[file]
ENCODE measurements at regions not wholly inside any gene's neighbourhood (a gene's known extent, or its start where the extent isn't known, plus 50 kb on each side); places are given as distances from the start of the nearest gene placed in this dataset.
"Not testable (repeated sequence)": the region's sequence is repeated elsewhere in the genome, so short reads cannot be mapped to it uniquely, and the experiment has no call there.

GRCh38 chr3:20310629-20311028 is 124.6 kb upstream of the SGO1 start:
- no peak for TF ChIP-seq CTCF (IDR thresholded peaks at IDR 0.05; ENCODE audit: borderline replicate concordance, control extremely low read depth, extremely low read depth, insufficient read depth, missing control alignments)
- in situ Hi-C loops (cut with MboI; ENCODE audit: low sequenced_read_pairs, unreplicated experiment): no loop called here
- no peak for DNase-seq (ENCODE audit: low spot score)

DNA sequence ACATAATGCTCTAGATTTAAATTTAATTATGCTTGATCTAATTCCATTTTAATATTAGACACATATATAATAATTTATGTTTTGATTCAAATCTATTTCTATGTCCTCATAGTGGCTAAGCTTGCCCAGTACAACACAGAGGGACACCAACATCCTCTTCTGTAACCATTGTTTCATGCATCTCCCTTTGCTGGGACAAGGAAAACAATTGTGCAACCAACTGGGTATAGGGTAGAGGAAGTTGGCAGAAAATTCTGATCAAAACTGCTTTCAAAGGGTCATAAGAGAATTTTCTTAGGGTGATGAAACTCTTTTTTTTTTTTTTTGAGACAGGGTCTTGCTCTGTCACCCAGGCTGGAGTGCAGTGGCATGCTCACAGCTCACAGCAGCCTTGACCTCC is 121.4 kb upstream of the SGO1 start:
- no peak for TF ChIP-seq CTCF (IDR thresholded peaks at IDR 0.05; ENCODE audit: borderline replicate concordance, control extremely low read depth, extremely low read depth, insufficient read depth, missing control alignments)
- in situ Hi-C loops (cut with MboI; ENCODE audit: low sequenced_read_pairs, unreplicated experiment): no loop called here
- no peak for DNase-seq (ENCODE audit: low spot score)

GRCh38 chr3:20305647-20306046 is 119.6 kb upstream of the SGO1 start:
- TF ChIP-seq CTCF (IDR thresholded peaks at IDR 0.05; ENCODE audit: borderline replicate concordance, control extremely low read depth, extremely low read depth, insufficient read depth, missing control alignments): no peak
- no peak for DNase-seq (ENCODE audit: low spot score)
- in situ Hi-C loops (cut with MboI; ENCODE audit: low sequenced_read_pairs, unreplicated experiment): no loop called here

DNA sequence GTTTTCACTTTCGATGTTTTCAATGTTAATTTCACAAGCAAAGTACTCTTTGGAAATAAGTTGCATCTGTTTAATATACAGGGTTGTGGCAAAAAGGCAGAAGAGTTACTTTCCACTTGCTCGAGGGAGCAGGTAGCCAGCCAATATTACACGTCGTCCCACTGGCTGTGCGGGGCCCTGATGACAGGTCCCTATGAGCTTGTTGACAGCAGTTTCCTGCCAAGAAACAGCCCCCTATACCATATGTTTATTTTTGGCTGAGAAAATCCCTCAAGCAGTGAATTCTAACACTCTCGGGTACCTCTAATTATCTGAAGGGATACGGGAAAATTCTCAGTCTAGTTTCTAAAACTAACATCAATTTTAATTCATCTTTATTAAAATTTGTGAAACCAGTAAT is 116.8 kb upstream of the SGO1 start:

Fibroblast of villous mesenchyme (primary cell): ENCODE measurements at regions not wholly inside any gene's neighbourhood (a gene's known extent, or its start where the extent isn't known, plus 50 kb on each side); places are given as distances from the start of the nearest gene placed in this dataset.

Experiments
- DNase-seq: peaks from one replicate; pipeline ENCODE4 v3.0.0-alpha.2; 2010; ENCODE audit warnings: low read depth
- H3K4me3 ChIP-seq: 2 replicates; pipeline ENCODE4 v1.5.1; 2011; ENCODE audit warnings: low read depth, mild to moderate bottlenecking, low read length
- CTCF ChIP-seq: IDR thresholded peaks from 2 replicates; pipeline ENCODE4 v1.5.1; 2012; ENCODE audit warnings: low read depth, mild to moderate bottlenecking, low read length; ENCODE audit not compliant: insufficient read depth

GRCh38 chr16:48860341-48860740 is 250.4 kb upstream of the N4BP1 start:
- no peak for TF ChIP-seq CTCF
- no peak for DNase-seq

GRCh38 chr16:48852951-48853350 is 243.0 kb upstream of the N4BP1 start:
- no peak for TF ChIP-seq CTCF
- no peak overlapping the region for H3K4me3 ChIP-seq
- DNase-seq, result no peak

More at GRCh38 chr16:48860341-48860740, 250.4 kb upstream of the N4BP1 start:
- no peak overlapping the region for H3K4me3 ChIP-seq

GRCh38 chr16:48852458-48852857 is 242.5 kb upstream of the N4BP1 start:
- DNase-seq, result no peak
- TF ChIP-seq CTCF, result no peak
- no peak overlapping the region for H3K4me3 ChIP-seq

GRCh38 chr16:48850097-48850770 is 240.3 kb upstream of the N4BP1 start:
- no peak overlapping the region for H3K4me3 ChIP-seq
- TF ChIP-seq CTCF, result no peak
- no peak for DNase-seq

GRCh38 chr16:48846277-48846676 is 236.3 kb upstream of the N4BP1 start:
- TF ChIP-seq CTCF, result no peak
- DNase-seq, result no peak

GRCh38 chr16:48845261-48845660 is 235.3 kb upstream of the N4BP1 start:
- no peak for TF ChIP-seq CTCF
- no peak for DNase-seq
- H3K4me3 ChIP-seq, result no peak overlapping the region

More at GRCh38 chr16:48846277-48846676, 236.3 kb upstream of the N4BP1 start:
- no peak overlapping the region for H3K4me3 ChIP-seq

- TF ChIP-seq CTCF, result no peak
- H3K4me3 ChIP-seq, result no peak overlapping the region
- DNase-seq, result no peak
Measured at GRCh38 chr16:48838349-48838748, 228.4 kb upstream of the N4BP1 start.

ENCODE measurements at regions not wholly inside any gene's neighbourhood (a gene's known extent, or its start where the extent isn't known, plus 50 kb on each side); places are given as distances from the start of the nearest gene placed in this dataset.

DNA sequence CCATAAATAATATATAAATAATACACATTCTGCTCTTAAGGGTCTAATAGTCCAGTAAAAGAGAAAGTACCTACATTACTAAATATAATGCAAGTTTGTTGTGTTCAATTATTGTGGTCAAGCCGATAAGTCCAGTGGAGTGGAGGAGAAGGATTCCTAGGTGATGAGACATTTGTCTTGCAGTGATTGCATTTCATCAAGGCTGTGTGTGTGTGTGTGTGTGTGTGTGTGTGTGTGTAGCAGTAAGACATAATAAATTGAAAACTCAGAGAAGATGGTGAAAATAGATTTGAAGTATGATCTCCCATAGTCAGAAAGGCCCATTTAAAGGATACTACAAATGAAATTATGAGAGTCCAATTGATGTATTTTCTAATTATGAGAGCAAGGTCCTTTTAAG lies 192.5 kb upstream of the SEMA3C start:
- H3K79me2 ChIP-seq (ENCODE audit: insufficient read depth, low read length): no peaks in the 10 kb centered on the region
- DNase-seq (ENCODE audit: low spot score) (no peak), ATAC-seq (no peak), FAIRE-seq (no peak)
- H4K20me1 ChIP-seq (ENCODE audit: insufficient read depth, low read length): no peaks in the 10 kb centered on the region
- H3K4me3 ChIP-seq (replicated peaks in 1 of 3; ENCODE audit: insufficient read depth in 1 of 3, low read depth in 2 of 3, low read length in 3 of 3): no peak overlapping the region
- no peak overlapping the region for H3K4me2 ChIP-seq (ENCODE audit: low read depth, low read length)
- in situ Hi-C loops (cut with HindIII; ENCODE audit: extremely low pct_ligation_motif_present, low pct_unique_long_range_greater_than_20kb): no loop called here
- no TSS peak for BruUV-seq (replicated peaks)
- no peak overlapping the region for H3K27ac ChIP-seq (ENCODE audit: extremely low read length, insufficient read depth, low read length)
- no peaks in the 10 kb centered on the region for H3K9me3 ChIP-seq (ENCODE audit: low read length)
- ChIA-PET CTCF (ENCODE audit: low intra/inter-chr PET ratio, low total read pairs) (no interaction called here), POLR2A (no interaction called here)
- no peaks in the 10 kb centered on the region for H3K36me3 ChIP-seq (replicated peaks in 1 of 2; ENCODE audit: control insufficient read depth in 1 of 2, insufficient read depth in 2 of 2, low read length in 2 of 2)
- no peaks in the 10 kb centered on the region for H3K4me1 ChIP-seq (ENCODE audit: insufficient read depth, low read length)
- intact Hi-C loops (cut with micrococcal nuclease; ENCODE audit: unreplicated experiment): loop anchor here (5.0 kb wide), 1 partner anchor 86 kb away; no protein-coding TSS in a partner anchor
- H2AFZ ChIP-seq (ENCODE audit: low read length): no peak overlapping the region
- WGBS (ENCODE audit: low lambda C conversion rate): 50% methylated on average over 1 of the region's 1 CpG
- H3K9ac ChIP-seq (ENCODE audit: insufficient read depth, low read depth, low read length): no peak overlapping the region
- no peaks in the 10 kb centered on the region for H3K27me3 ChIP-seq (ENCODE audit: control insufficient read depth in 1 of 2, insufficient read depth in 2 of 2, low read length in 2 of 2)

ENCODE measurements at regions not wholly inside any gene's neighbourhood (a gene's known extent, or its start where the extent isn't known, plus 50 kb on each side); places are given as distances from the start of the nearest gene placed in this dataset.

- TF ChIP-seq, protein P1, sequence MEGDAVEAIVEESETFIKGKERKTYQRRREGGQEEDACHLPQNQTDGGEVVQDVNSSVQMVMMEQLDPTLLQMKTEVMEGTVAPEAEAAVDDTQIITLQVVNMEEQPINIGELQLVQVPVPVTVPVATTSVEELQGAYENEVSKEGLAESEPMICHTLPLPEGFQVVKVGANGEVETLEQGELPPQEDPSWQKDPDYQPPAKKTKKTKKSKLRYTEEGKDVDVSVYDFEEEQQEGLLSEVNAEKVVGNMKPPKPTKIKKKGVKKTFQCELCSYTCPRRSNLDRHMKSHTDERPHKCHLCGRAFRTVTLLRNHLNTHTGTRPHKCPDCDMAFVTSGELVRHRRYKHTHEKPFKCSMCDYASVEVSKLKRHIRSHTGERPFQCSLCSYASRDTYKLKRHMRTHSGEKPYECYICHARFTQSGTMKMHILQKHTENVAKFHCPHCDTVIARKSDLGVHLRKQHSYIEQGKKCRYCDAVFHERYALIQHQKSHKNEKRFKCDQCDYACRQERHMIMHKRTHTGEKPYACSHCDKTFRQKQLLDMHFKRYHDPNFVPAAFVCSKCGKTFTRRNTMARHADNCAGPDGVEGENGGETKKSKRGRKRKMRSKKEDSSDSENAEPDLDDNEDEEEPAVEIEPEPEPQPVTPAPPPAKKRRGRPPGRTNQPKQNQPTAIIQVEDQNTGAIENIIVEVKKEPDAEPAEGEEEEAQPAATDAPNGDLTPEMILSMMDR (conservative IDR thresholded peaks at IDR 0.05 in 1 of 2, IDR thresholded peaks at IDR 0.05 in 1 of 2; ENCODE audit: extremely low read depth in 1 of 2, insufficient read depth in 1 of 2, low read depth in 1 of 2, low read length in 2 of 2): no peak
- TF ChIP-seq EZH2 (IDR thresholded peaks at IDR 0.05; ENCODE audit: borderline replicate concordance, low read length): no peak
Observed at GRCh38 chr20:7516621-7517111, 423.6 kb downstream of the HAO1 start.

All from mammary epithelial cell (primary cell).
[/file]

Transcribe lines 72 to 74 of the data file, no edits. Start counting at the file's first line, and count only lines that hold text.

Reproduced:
- TF ChIP-seq EZH2 (IDR thresholded peaks at IDR 0.05; ENCODE audit: borderline replicate concordance, low read length): no peak
Observed at GRCh38 chr20:7516621-7517111, 423.6 kb downstream of the HAO1 start.

All from mammary epithelial cell (primary cell).